Monday, December 23, 2013

Glad Tidings We Bring - Monday

I pull up outside an identikit  ‘executive’ detached house on the sort of soulless estate you’ll find anywhere in Britain, the only difference being prices each area can sustain. You have to laugh, because the architects who design these developments invariably live in a Grade Two listen ex-vicarage somewhere semi-rural, with at least half an acre of garden.

I notice the house I’m visiting is the only one without Christmas lights twinkling in the window, or draped across the bargeboards like LED stalactites. At least I won’t be tripping over a tacky Santa Please Stop Here sign when I walk up the meagre front garden. The bloke I’m seeing is in the middle of a matrimonial dispute, the wife and kids have gone and he’s left with four bedrooms and a mortgage he can’t sustain.

I ring the bell, already feeling gloomy. Separations are poisonous at the best of time and I’m not about to make this guy’s Christmas by telling him he won’t have enough equity left to buy an airing cupboard, once everyone else has had their cut. When families split up at Christmas you never forget it – even after nearly forty years…

Three more rings and I’m about to give up and push a business card through the door, then a light comes on in the hall and I hear ponderous footsteps. At least he’s still alive, that poor girl who found a dead vendor on a viewing a few years back never got over it, plus the beneficiaries instructed another firm to sell the flat. A dead loss.

‘Sorry the place is a bit of a mess.’ Says the man as I follow him into the kitchen, surfaces strewn with the remains of several nights’ takeaway meals. He’s sporting an embryonic beard and dressed in jeans and a stained t-shirt. After half a lifetime of shaving everyday I long to sport designer stubble, but by the time I’ve paid off my own mortgage I’ll be producing the sort of beard only acceptable in a Father Christmas grotto.

‘Fancy a beer?’ Asks the soon to be ex-owner. He has several spent cans alongside the smeared tin foil containers and by the look of his red eyes is either half-pissed or has been crying. I decline. I never drink at work, I’m driven to drink but not until the closed sign is in the window.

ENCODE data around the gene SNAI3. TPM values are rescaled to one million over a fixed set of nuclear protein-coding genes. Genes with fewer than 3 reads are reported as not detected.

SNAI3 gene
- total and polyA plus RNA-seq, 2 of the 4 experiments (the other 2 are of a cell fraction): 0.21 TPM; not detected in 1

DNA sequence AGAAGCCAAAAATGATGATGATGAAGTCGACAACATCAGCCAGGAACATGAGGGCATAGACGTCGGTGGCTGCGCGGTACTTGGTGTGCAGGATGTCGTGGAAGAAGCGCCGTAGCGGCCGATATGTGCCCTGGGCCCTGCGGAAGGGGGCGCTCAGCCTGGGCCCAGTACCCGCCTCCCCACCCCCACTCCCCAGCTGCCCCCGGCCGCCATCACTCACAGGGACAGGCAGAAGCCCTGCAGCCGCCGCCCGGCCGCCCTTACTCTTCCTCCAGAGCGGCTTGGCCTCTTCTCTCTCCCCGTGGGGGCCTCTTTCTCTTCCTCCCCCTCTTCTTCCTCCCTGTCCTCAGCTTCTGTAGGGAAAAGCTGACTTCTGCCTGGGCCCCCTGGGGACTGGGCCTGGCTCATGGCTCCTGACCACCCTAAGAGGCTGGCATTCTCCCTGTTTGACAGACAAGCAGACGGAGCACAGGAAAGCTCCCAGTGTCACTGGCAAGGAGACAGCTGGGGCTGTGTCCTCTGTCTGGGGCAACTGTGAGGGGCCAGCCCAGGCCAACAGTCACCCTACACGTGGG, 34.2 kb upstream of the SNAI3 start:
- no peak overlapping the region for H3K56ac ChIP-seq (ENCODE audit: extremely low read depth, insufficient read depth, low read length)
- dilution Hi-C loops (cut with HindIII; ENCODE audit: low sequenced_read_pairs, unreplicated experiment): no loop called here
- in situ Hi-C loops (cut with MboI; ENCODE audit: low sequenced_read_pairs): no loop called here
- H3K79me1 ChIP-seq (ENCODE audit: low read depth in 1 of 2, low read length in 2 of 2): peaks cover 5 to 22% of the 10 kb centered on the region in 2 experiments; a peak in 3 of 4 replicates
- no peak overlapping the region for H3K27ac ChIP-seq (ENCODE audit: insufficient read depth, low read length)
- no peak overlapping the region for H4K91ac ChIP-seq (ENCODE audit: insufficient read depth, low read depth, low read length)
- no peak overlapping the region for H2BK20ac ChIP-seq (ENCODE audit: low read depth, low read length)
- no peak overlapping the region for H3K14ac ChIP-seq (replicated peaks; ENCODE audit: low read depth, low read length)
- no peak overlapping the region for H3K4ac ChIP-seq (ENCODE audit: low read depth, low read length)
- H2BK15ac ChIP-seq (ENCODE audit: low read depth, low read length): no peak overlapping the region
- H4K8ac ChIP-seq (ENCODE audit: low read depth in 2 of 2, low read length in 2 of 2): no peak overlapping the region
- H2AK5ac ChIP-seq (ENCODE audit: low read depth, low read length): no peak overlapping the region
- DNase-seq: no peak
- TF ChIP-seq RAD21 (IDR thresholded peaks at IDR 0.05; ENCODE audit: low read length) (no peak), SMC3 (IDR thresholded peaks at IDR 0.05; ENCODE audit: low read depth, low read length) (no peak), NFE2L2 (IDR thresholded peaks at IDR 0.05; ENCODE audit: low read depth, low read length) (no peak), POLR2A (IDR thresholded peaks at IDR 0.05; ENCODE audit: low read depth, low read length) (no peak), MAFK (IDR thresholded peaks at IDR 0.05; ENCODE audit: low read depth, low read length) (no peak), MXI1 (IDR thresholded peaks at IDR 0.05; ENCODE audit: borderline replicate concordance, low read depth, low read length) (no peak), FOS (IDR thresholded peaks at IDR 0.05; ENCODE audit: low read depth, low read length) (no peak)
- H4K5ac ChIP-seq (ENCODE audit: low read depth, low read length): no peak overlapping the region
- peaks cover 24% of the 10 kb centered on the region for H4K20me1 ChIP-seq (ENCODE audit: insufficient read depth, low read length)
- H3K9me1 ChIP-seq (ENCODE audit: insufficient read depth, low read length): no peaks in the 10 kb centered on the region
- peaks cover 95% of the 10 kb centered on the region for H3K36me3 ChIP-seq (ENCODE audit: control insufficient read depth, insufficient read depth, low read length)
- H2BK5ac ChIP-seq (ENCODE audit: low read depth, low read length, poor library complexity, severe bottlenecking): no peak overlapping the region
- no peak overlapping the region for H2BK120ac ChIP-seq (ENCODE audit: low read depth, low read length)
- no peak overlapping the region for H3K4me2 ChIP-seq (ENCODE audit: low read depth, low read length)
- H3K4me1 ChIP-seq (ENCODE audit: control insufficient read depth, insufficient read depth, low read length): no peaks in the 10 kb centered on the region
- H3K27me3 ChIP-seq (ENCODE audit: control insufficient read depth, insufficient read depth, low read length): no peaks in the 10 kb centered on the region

A quick tour of the echoing house, kids’ rooms stripped of stuffed toys and Play Stations, we’re back on the stools, sat at the grubby worktop. Too dark to look at the garden and not much need, the plots here are parsimonious. I can see the house behind through the fast-growing Leylandi and I know which way we’re facing from experience.

‘You married?’ Asks the man as I prepare to hit him with the price. It’s better than it might have been twelve months ago, but it still isn’t what he’ll want to hear. I answer in the affirmative.

‘Too bad.’ He continues. ‘I was going to warn you off.’ Then with a wry smile he tells me the old adage about a woman being like a hurricane. They spin you round, f**k you up and when they leave, take half your house with them. I’ve heard it before, of course, but if you want someone’s business you’ll laugh at their jokes, coo at their children, pat their dogs and even…. actually in this case I don’t need to screw his wife, someone else is already doing that.

‘You having a laugh?’ Challenges the man, almost spitting out his lager, when I tell him what he’d need to ask for a reasonably quick sale. And again I curse a certain tabloid newspaper that runs House Price Rise stories almost daily. You don’t get much variety as a journalist with that outfit.

‘Well I’m just going to have to stay put.’ Concludes the man with a hint of satisfaction as we part. I want to keep him sweet – although he doesn’t know I’m back here tomorrow to meet his wife.

After all it’s the season of goodwill to all men – and women if they’re the decision maker.


Have a peaceful Christmas and thanks for reading.


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